Since, March 2021, Turkey's key policy rate, or what the country calls the ‘one-week repo rate has been cut by 400 basis points (from 19℅ in March to 15℅ in November 2021). In December 2021, the Monetary Policy Committee cut its one-week repo rate by another 100 basis points to 14℅, also assuring that it was wrapping up its cycle of interest rate cuts.
The Turkish Lira jumped by 40℅ for a brief moment in December 2021 when President Erdogan pledged to compensate savers for inflation that has eroded the value of bank deposits held in the Lira.
Erdogan through these moves aims to move Turkey on the path of an export-led economic model based on cheap credit, cheap currency, and low labor costs that will make Turkey a manufacturing hub like China, but closer to European markets. The President has argued that a volatile Lira will stabilize because of increased tourism revenue which will help inject hard cash into the economy.
Many economists believe that Riba is just one of the factors behind Erdogan’s moves. Mustafa Metin Basbay is a teaching fellow at SOAS University of London, Erdogan. He wanted to end the foreign dependence of Turkey even at the cost of the Lira.
In his words, “Turkey was running a huge current account deficit since long and was financed via excessive foreign borrowing. Neither, global liquidity conditions nor Turkey’s geopolitical position allows the country to continue borrowing at similar rates.” Basbay stated, “The choice that Turkey is facing is either to hike interest rates dramatically only to continue attracting capital inflows or to end its needs for foreign financing. This can be done by closing its account deficit at the cost of depreciating the Turkish Lira and thus declining purchasing power of Turkish citizens. Erdogan seems to be choosing the latter.”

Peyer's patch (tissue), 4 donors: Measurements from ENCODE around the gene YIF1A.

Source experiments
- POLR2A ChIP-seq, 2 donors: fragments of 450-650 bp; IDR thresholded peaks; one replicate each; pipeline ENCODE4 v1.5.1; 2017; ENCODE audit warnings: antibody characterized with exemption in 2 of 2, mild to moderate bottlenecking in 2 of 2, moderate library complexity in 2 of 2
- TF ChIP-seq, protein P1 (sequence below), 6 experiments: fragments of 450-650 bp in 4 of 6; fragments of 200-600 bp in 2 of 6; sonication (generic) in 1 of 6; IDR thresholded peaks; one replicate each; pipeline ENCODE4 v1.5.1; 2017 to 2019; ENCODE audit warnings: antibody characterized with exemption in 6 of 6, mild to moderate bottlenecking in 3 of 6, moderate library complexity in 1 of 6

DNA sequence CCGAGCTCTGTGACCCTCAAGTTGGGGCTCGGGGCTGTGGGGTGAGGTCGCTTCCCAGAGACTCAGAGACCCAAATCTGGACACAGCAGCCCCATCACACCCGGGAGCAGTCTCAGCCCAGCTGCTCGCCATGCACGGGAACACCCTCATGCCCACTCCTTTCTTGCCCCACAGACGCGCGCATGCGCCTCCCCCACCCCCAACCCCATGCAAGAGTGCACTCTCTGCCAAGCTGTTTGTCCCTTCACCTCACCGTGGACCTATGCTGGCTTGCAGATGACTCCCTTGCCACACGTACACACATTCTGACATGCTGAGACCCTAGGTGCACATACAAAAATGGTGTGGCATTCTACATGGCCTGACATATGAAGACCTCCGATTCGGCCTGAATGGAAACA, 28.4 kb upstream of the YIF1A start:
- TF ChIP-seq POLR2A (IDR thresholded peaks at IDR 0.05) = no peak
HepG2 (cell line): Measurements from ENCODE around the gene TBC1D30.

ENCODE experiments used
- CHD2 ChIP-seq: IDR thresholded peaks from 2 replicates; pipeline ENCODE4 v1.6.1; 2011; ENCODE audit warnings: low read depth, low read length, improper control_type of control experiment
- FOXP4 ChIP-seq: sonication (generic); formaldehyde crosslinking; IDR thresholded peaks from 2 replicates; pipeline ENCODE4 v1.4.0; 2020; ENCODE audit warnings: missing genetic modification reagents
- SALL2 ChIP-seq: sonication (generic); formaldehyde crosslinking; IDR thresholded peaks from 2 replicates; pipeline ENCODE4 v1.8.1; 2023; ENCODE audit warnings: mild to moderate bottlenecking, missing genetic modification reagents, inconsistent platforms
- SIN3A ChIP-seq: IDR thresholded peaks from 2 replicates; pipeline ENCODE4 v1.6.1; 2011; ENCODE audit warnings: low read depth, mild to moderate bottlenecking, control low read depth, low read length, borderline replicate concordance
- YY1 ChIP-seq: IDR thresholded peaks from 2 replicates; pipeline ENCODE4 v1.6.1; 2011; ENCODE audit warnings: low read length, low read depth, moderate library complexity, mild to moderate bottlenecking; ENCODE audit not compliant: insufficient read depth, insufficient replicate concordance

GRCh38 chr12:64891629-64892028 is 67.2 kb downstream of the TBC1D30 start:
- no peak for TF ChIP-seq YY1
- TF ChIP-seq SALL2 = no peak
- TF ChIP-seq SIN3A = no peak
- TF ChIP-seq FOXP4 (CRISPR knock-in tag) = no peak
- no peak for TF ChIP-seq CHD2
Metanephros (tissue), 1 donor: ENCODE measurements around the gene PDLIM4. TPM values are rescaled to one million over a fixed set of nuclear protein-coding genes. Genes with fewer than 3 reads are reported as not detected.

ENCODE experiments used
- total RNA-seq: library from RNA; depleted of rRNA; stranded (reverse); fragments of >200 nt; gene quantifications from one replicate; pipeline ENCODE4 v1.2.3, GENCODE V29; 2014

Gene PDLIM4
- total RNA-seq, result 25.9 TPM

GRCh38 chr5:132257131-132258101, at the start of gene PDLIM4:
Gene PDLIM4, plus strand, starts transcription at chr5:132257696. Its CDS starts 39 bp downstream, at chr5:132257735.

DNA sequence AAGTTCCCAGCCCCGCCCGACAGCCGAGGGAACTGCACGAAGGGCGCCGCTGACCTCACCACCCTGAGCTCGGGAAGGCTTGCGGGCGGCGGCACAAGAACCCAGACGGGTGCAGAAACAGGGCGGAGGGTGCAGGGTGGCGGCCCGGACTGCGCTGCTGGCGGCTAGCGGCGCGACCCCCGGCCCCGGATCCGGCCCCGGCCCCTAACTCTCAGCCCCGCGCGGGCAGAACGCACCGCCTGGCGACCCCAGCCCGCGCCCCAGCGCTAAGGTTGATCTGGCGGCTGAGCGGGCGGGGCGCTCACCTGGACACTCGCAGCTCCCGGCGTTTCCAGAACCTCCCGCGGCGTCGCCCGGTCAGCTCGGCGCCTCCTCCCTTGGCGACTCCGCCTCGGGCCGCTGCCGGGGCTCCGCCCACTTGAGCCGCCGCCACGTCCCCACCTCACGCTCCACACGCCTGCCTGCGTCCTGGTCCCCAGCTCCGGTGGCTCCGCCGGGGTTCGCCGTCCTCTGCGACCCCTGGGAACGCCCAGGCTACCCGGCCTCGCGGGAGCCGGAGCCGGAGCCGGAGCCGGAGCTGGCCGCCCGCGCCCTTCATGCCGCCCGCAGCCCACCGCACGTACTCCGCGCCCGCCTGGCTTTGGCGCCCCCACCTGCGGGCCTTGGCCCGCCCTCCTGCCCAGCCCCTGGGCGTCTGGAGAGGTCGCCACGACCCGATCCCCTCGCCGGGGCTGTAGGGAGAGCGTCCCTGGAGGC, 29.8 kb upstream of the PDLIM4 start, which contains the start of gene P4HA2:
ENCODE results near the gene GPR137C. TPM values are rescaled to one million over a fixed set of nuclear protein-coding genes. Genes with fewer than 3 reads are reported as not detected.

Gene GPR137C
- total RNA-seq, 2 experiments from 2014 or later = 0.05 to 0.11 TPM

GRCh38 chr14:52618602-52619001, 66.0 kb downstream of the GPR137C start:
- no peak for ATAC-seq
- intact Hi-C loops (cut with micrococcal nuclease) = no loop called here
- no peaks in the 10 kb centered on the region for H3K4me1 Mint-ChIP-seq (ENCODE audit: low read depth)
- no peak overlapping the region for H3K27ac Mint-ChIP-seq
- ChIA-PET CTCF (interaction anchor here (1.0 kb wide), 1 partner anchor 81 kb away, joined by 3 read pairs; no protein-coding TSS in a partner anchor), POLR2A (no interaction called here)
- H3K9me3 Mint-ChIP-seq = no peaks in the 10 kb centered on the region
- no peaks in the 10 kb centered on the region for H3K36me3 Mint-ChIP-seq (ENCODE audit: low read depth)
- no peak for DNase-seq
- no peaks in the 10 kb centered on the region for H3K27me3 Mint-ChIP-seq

Turkey being an import dependant economy has been hard hit by a crashing Lira that has made imports very expensive. This has pushed up the price of domestically produced goods. Producers have no choice but to reflect the increased price of imported commodities in their produced goods.
Turks have seen their savings and purchasing power severely eroded over time and are cutting back on everyday costs to tide the situation. Long queues are being witnessed outside petrol pumps and local municipalities for cheap subsidized pieces of bread. Prices of daily consumer goods are increasing every week.
Many Turks are safeguarding their savings by turning them into non-Lira assets like Gold and other foreign currencies. 62.2℅ of Turkish bank deposits are reported to be held in foreign currencies as of December 3 – the highest since 2001.
The political fallout of Turkey's economic woes is being witnessed in widespread protests on the streets calling for the President and his AKP Party-led government to resign. Opposition parties are calling for snap elections. Turkey is expected to go to elections by mid-2023. President Erdogan’s approval ratings have also suffered. According to the latest monthly survey by Turkish Pollster Metropoll, only 38.6℅ approved of the way the President is carrying out his duties with 57℅ of the ratings in negative.